Nigel Kneale died in 2006, but he lived long enough to see his first, seminal script reach the screens once more. In 2005, digital channel BBC4 produced a low-budget remake of The Quatermass Experiment starring Jason Flemyng as the eponymous Professor. The one-off production was broadcast live, and featured a number of actors who were, or would become, well-recognised faces for genre television fans, including Mark Gatiss, Indira Varma and David Tennant. Richard Fell adapted the script, with Kneale acting as consultant. The production was generally quite effective, yet seemed slow, despite the greatly curtailed running time that seriously underran. Perhaps the fault was with not sufficiently updating the scripts; indeed, this version of the story exists in an even more vaguely defined time period than any of the original serials. While the live broadcast was seen as daringly experimental, the production came across as considerably less ambitious than the original serial, which went out live as necessity.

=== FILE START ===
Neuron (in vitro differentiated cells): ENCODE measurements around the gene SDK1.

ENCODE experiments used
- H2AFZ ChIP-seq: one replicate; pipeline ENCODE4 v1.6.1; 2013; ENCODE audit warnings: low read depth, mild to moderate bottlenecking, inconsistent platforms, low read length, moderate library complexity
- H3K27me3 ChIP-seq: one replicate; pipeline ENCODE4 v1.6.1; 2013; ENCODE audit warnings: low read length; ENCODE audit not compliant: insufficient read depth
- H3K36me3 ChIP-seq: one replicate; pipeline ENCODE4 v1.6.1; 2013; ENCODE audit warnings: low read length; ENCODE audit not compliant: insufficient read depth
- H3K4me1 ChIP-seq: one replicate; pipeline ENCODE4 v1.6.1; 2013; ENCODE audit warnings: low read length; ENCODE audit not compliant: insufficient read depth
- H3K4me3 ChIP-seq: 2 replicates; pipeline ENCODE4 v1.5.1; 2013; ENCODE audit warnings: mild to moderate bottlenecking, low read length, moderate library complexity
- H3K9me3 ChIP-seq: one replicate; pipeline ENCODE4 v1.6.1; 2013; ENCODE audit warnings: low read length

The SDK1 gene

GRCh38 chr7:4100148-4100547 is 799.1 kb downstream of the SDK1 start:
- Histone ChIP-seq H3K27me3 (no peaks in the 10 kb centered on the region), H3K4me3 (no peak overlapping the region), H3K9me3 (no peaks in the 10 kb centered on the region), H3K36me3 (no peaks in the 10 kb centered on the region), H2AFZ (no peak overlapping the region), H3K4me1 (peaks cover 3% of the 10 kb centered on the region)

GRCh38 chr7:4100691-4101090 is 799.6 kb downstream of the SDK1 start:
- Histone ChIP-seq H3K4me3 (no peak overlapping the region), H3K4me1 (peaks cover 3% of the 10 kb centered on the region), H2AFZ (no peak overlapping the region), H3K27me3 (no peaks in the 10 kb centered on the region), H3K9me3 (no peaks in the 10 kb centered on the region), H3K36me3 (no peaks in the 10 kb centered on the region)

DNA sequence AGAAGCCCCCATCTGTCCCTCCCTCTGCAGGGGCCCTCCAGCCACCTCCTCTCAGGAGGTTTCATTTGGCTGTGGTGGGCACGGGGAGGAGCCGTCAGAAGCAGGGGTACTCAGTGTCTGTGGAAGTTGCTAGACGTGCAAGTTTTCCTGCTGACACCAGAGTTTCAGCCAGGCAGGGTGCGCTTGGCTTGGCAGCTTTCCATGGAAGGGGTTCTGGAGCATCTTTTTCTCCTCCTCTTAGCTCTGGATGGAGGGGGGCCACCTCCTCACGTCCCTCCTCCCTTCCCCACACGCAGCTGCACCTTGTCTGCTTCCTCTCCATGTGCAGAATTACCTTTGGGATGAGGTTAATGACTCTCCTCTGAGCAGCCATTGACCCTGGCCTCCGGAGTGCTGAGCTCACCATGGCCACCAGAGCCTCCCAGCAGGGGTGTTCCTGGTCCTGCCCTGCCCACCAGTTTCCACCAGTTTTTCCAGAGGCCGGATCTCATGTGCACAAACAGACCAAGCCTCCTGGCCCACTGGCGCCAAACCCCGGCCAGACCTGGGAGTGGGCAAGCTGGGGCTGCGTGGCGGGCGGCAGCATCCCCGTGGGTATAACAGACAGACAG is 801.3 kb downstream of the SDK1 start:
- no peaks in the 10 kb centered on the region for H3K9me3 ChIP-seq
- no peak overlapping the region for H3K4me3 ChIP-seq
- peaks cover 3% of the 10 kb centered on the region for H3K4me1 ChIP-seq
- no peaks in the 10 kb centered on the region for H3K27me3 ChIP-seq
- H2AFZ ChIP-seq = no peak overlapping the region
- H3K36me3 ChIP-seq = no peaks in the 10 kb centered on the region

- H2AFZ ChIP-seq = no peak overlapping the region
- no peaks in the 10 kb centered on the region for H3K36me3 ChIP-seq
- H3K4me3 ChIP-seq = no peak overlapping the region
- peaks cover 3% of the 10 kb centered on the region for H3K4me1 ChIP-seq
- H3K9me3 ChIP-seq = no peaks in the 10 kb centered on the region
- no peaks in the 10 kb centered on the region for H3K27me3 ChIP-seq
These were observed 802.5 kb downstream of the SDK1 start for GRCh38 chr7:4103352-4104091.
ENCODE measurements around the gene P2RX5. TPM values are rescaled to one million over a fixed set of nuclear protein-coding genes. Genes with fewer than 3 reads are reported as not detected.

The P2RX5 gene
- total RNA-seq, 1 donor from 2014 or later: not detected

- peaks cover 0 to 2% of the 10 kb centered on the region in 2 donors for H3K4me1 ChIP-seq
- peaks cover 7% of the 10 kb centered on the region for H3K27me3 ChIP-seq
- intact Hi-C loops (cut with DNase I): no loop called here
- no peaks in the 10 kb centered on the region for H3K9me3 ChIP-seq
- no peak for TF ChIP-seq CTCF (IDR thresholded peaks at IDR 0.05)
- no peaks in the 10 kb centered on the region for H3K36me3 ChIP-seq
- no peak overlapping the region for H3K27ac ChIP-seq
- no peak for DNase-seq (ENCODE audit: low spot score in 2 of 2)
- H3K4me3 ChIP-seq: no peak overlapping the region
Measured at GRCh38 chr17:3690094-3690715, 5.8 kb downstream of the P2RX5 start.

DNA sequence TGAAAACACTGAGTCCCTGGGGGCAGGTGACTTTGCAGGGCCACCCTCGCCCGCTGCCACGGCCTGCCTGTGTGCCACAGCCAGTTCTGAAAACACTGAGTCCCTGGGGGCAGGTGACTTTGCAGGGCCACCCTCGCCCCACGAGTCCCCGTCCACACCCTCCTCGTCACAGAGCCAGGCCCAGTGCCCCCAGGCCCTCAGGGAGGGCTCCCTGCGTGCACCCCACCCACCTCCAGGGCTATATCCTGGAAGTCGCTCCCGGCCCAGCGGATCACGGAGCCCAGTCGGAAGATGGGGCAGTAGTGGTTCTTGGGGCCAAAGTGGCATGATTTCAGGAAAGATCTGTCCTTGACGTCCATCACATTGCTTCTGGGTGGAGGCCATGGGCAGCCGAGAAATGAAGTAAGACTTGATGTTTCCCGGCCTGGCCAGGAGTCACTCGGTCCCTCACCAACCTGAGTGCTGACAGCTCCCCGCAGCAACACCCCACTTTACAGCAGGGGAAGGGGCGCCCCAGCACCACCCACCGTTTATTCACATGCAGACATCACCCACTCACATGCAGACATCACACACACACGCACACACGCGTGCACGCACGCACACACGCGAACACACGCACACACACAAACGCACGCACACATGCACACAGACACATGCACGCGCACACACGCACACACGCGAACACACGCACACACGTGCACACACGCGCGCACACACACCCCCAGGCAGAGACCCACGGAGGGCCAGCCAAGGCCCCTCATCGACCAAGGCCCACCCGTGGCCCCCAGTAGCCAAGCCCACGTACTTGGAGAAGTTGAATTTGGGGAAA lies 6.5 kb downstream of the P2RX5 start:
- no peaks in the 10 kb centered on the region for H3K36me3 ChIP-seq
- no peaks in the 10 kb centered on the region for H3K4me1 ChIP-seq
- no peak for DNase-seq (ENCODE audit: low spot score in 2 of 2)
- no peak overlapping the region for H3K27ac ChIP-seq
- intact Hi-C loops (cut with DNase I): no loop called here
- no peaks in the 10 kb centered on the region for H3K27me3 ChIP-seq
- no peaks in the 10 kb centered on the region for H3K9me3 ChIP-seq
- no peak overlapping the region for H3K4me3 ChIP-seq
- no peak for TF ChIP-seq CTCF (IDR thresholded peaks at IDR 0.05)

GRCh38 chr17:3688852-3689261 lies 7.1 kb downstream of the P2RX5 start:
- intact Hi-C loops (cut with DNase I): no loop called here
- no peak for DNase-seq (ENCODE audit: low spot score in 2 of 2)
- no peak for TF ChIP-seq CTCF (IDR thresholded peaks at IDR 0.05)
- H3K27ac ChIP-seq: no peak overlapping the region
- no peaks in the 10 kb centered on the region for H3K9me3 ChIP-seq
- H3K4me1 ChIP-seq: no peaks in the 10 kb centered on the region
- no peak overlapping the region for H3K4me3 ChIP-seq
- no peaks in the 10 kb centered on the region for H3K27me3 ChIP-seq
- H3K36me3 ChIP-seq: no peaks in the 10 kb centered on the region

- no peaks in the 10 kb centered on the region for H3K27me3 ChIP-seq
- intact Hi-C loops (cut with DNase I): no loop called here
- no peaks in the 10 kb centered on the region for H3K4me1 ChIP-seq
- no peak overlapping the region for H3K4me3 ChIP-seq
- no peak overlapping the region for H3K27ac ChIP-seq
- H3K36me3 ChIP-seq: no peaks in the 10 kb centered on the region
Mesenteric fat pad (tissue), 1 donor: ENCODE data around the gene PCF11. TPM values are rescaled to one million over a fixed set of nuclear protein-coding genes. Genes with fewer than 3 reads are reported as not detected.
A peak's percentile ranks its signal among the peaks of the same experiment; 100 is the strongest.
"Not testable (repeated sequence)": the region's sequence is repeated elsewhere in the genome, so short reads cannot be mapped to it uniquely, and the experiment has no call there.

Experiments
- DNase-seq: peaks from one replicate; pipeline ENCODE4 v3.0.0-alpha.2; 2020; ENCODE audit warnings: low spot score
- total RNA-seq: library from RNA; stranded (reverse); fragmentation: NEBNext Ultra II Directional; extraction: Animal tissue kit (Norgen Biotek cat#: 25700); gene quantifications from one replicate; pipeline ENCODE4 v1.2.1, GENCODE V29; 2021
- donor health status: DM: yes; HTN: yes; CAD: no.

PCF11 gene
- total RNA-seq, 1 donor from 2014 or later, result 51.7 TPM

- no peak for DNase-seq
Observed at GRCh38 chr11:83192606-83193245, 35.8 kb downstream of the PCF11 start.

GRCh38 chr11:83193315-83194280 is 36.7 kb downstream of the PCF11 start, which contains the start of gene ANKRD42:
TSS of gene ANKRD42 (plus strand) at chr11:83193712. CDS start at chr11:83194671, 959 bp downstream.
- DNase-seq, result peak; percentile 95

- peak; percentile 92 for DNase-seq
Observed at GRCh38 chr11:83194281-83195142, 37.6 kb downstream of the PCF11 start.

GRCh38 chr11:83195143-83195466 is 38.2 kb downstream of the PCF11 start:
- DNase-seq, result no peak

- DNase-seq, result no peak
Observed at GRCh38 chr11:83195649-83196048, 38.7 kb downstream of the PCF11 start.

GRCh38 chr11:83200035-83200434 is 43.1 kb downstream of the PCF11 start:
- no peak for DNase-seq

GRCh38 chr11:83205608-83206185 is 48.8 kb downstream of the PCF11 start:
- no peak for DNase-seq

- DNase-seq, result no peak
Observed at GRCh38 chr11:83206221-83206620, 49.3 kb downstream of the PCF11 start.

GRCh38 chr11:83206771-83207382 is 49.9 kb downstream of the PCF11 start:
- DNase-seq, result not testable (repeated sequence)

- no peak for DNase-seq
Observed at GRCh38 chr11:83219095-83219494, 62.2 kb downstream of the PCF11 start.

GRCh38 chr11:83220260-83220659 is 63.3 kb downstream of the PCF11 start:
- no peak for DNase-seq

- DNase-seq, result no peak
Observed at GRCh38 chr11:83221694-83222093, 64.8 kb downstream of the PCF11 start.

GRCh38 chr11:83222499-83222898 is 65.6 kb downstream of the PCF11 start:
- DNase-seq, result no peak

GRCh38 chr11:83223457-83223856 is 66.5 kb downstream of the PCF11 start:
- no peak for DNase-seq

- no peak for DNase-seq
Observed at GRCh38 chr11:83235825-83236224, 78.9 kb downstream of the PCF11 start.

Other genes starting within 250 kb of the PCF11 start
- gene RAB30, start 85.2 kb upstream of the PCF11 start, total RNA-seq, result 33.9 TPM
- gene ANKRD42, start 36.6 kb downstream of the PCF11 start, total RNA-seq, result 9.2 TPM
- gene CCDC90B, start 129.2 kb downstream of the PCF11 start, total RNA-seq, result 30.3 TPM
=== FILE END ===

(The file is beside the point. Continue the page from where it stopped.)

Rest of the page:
While the rights situation surrounding Quatermass remains complex, efforts continue to revive the character in some format. The latest such attempt is by the old stalwarts Hammer, returned from beyond the grave and producing movies once more. Occasionally news of a movie comes up, only to disappear again. Big Finish made moves to release audio dramas based on Quatermass, but were again scuppered by the rights tangle. Nonetheless, it can only be a matter of time before Professor Bernard Quatermass returns, in an updated production. For while times have changed and society has moved on, there is still a vast universe out there, full of unknown dangers. We need someone with intellect, curiosity, unshakable faith in science and a dogged bloody-mindedness to see us through. When the unknowable forces arrive from beyond, we need Quatermass.